not understand the long, slow sales curve that social media requires

This time-honored process of mutual disclosure is the foundation of social media and its most powerful

recruiting characteristic. Far too many social media marketers want to bypass this slow seduction in favor of

a hard-sell, quick fix that usually brands them as a jerk with a selfish agenda. Most brands never let their hair

down. They never show a personal side. All the communication smacks of traditional ad speak – carefully

controlled, reeking of an inauthentic plastic sheen. These interlopers treat fans and friends like cattle to be

driven to market. Their message: I care about you, but only if you buy something from me.

Making Friends is about Opening Up…

The potential customer will join you on social media, see all the cool stuff you’re doing, get to know your brand,

and get to be friends with your company. Slowly, they will start to identify with your brand values. Then, when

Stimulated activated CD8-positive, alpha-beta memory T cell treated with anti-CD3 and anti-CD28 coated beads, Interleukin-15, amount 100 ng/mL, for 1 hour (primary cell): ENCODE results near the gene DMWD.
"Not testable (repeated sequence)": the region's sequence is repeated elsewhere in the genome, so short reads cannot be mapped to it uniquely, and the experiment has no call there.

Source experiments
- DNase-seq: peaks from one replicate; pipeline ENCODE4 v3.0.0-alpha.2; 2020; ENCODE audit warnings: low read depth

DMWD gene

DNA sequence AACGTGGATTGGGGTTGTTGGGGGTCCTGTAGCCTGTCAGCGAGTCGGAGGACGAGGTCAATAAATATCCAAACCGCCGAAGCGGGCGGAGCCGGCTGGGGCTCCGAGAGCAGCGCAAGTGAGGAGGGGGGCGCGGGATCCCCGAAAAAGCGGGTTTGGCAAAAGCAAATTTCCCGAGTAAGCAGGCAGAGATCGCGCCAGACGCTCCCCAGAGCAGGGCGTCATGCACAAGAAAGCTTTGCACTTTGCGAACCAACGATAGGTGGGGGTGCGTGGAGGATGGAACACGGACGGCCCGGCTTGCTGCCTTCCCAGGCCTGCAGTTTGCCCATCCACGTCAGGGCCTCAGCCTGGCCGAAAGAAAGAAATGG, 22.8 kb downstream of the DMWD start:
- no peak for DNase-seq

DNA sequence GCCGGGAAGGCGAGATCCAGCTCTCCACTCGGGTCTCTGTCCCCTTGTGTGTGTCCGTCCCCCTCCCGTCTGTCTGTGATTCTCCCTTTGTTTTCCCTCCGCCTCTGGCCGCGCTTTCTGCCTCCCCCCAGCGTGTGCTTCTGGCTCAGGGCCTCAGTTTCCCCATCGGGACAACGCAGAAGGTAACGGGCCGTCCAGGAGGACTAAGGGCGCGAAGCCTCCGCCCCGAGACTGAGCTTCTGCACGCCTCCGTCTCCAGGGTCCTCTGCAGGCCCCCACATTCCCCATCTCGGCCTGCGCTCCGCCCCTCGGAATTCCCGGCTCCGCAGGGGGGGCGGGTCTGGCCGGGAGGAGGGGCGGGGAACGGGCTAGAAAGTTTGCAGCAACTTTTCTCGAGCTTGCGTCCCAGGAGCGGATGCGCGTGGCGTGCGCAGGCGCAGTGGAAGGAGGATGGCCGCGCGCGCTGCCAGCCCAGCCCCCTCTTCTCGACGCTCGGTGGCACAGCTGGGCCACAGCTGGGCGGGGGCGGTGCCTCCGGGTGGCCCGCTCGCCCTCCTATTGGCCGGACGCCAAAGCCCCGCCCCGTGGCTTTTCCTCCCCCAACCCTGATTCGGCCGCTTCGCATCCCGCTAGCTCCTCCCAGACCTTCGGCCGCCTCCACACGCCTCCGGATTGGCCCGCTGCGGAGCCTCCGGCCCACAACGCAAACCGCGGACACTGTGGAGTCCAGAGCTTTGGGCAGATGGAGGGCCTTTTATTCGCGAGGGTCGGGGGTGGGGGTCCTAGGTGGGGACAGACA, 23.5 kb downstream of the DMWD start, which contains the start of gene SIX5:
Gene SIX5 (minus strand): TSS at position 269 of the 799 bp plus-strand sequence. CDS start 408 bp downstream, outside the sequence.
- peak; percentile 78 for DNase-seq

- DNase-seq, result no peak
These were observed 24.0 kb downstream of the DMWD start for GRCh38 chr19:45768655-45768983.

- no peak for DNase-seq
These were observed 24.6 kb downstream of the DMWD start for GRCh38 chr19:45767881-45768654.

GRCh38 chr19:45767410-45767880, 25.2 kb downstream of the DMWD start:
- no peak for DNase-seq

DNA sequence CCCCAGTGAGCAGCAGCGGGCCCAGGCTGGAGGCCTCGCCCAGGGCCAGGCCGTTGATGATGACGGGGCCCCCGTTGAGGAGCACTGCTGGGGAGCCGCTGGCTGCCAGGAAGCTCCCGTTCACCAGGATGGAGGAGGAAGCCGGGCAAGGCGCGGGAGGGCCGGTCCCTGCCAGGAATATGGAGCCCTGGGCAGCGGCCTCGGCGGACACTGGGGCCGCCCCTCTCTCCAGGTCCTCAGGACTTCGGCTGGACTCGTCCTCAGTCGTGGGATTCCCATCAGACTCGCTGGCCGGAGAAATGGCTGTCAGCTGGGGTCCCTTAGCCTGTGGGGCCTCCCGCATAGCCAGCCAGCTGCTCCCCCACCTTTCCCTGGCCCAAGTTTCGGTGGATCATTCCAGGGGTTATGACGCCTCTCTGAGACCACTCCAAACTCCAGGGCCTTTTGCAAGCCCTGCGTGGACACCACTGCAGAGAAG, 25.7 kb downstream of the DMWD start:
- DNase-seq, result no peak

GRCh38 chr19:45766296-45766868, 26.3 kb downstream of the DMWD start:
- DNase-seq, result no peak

they are ready to purchase, you will be their choice. You are their friend, and they have a personal connection

to you. This means they probably won’t just be a friend, they’ll be a loyal fan who will come back to purchase

again and again.

So remember that the smart strategy is to forgo the quick fix. Social media marketing is a long slow process

that is powerfully effective. It builds incredible fan loyalty…but not quickly. It has its roots in PR, not advertising.

Social media bonds can be incredibly strong, deep and loyal, but they usually don’t come fast. With this new

medium, you must take the long view.

602communications.com

President, 602 Communications

Graeme Newell

602communications Inc. 2011 All Rights Reserved